U.S. v. Masciandaro, 638 F.3d 458 (4th Cir.2011), cert. denied,––– U.S. ––––, 132 S.Ct. 756, 181 L.Ed.2d 482 (2011) (deferred the question); U.S. v. Staten, 666 F.3d 154 (4th Cir.2011), cert. denied,––– U.S. ––––, 132 S.Ct. 1937, 182 L.Ed.2d 794 (2012) (assuming, without deciding, for the sake of analysis that the defendant had rights under the Second Amendment); U.S. v. Chapman, 666 F.3d 220 (4th Cir.2012) (holding that a statute prohibiting possession of firearms while subject to a domestic violence protective order survived intermediate scrutiny); U.S. v. Carter, 669 F.3d 411 (4th Cir.2012) (assuming, without deciding, that the defendant had Second Amendment rights).

The Fourth Circuit Court of Appeals analyzed the Second Amendment's scope in U.S. v. Moore, 666 F.3d 313 (4th Cir.2012). The defendant was convicted of possession of a firearm under 18 U.S.C. § 922(g)(1). Moore, 666 F.3d at 315.18 U.S.C. § 922(g)(1) is a federal statute that, at the time Moore was decided, prohibited any person who has been convicted of a crime “punishable by imprisonment for a term exceeding one year ... to ship or transport in interstate or foreign commerce, or possess in or affecting commerce, any firearm or ammunition; or to receive any firearm or ammunition which has been shipped or transported in interstate or foreign commerce.” 18 U.S.C. § 922(g)(1). The defendant challenged the statute as applied to him. Moore, 666 F.3d at 319.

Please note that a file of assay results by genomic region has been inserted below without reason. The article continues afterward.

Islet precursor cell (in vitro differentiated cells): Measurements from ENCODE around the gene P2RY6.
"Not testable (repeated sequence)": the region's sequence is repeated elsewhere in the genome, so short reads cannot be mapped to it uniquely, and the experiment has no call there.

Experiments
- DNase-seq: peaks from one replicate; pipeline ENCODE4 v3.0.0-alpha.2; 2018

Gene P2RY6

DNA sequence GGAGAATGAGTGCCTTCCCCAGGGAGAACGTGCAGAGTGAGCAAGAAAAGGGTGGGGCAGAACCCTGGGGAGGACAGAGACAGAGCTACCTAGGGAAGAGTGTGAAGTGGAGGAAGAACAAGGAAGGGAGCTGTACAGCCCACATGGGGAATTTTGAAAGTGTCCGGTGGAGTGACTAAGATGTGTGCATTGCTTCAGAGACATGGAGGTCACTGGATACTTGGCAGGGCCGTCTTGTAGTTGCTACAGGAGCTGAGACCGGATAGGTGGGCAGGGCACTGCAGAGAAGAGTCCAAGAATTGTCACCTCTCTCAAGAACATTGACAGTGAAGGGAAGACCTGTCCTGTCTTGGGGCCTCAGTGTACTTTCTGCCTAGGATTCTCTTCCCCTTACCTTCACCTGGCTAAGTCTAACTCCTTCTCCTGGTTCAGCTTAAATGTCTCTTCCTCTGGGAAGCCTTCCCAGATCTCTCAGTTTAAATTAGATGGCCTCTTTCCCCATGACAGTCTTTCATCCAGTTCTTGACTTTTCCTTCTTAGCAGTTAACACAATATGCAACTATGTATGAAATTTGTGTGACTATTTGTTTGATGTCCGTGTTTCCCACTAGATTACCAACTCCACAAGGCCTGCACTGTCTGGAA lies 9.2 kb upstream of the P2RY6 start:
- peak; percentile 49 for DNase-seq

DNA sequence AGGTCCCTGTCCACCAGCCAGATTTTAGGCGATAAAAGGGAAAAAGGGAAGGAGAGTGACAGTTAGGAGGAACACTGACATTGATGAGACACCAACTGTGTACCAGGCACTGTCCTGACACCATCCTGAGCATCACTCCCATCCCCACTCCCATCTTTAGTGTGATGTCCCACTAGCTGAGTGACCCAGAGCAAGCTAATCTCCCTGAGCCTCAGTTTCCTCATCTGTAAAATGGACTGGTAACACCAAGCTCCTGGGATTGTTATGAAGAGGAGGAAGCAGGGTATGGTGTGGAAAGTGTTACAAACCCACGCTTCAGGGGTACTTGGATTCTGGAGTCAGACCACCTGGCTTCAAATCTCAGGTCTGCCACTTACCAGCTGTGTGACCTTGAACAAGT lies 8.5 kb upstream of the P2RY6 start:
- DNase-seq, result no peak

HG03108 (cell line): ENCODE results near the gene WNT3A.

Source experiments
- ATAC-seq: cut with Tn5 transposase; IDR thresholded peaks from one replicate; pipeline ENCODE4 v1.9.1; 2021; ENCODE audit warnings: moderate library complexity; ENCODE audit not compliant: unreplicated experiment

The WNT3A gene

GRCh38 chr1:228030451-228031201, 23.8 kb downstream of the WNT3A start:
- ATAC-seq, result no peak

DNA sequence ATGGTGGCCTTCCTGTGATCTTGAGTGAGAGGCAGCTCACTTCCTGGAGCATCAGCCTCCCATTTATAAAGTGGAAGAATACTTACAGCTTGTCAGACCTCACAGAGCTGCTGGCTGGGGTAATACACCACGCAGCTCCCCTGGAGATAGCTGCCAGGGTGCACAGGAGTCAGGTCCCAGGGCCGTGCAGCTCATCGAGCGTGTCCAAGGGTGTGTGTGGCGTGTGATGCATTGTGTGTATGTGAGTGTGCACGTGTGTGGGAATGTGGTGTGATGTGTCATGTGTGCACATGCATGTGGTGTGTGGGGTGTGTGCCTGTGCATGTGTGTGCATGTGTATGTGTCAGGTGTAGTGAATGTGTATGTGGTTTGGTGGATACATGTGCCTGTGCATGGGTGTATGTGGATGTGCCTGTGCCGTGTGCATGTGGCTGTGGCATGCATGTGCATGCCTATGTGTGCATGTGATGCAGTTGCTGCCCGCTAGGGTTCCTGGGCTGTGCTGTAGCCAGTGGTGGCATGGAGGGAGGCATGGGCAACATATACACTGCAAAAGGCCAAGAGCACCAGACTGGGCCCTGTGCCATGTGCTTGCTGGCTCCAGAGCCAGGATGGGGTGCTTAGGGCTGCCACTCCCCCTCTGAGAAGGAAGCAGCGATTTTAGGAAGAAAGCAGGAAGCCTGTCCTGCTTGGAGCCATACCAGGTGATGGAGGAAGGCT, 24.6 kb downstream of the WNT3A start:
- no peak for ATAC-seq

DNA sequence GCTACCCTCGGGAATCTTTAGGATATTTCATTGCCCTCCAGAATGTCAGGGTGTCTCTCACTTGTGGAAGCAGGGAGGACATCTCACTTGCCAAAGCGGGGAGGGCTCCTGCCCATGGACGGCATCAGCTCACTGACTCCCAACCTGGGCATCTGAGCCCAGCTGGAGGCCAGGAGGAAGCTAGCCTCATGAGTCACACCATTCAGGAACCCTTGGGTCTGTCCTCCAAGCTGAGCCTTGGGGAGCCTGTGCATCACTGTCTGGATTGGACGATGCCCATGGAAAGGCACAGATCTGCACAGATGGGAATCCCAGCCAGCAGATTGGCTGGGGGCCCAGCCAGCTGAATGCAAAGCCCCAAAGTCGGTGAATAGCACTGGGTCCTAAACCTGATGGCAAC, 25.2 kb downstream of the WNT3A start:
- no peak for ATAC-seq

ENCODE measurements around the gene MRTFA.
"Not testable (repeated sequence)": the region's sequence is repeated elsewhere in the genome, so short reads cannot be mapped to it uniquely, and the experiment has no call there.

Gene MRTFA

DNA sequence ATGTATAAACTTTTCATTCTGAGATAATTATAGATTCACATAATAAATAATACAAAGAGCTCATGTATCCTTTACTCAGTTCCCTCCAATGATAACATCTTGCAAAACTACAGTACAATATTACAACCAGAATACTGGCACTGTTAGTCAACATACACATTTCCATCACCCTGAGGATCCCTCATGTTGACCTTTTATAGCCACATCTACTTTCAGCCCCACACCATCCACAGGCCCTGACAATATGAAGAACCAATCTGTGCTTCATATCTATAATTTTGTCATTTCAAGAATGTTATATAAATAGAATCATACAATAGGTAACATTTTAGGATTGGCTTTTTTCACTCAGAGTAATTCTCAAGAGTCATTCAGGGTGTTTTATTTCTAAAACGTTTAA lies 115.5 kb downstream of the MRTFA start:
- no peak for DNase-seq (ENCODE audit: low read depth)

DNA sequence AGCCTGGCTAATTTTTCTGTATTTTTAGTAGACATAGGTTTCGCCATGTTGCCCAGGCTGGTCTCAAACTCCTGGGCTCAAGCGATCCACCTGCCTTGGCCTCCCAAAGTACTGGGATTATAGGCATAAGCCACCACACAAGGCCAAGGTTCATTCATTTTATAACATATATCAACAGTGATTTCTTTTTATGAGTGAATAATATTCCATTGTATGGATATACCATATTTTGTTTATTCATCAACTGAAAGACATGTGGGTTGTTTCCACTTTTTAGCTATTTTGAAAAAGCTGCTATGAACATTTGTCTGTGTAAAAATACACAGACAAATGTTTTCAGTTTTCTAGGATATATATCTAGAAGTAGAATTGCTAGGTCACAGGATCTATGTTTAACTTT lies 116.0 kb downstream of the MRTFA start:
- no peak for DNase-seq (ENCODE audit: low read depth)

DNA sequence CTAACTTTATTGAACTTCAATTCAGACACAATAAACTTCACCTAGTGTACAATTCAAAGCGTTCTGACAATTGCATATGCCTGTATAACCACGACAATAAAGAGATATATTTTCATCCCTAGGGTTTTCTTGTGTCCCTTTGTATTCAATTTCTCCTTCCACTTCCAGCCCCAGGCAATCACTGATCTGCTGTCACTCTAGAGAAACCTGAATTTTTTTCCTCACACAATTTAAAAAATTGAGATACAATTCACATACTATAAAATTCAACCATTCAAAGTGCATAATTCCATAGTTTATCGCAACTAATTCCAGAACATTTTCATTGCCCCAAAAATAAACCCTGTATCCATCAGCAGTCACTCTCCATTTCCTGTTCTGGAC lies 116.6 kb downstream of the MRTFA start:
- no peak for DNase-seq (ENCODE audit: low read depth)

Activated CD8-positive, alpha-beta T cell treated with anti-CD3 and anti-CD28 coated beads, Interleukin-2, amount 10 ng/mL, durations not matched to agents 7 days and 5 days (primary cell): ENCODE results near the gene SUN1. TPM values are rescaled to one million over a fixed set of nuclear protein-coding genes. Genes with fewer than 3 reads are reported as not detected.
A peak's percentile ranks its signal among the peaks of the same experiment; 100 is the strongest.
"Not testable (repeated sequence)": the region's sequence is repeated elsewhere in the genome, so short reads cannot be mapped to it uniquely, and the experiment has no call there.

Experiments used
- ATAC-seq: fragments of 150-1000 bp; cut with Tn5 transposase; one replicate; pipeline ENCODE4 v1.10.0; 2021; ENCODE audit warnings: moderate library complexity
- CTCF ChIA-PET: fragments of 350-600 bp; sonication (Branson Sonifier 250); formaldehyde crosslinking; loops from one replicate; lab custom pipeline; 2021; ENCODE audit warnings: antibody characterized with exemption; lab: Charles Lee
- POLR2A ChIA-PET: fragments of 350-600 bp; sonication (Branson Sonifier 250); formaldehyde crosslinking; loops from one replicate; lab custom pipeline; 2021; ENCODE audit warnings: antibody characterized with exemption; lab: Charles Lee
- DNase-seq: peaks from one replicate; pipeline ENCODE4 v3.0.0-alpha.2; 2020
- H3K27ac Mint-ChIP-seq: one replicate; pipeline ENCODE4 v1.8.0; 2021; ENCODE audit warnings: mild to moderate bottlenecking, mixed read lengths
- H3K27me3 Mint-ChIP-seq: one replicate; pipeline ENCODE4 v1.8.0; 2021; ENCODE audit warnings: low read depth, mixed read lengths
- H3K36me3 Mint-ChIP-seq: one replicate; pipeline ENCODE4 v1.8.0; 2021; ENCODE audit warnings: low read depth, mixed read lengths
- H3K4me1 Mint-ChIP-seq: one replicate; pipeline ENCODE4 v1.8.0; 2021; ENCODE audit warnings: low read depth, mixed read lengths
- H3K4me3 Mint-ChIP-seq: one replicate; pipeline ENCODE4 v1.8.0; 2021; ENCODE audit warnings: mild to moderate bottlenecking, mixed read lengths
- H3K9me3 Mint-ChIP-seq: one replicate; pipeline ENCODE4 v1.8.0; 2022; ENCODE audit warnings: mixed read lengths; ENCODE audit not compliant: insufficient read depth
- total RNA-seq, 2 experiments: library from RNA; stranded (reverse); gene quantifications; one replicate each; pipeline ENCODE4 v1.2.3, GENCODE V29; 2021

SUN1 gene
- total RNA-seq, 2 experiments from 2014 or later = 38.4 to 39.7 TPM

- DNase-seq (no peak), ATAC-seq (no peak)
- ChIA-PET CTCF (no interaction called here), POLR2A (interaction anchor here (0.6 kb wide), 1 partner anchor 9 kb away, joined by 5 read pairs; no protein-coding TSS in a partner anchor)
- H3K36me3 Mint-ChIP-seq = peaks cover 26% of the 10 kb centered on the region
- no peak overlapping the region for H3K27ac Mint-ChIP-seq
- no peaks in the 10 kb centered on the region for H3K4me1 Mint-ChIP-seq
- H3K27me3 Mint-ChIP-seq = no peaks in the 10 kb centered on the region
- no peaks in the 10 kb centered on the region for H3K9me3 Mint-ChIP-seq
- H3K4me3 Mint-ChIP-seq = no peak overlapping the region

The Court noted that Heller left open the issue of an as-applied challenge. Moore, 666 F.3d at 319. The Court concluded that the defendant's assault and robbery convictions put the defendant's right to possess firearms outside the Second Amendment's scope. Moore, 666 F.3d at 320. “However the Supreme Court may come to define a ‘law-abiding responsible citizen’ for Second Amendment purposes, [the defendant] surely would not fall within that group.” Moore, 666 F.3d at 319.

Other circuits have handled the issue similarly. In U.S. v. Vongxay, 594 F.3d 1111 (9th Cir.2010), cert. denied,––– U.S. ––––, 131 S.Ct. 294, 178 L.Ed.2d 193 (2010), the Ninth Circuit Court of Appeals analyzed an as-applied challenge to 18 U.S.C. § 922(g)(1) and concluded that, although “the historical question has not been definitively resolved [,]” the statute did not violate the Second Amendment as applied to the defendant. Vongxay, 594 F.3d at 1118.


In U.S. v. Greeno, 679 F.3d 510 (6th Cir.2012), cert. denied,––– U.S. ––––, 133 S.Ct. 375, 184 L.Ed.2d 222 (2012), the Sixth Circuit Court of Appeals analyzed the Second Amendment's scope in a challenge to a federal sentencing guideline that provided that a two-level enhancement may be added if a defendant convicted of a drug offense possessed a dangerous weapon. Greeno, 679 F.3d at 513. The Court held that the enhancement, “like other historical restrictions on the possession and use of weapons, punishes an individual who possesses a dangerous weapon for an unlawful purpose and, thus, it falls outside the scope of the Second Amendment right.” Greeno, 679 F.3d at 520.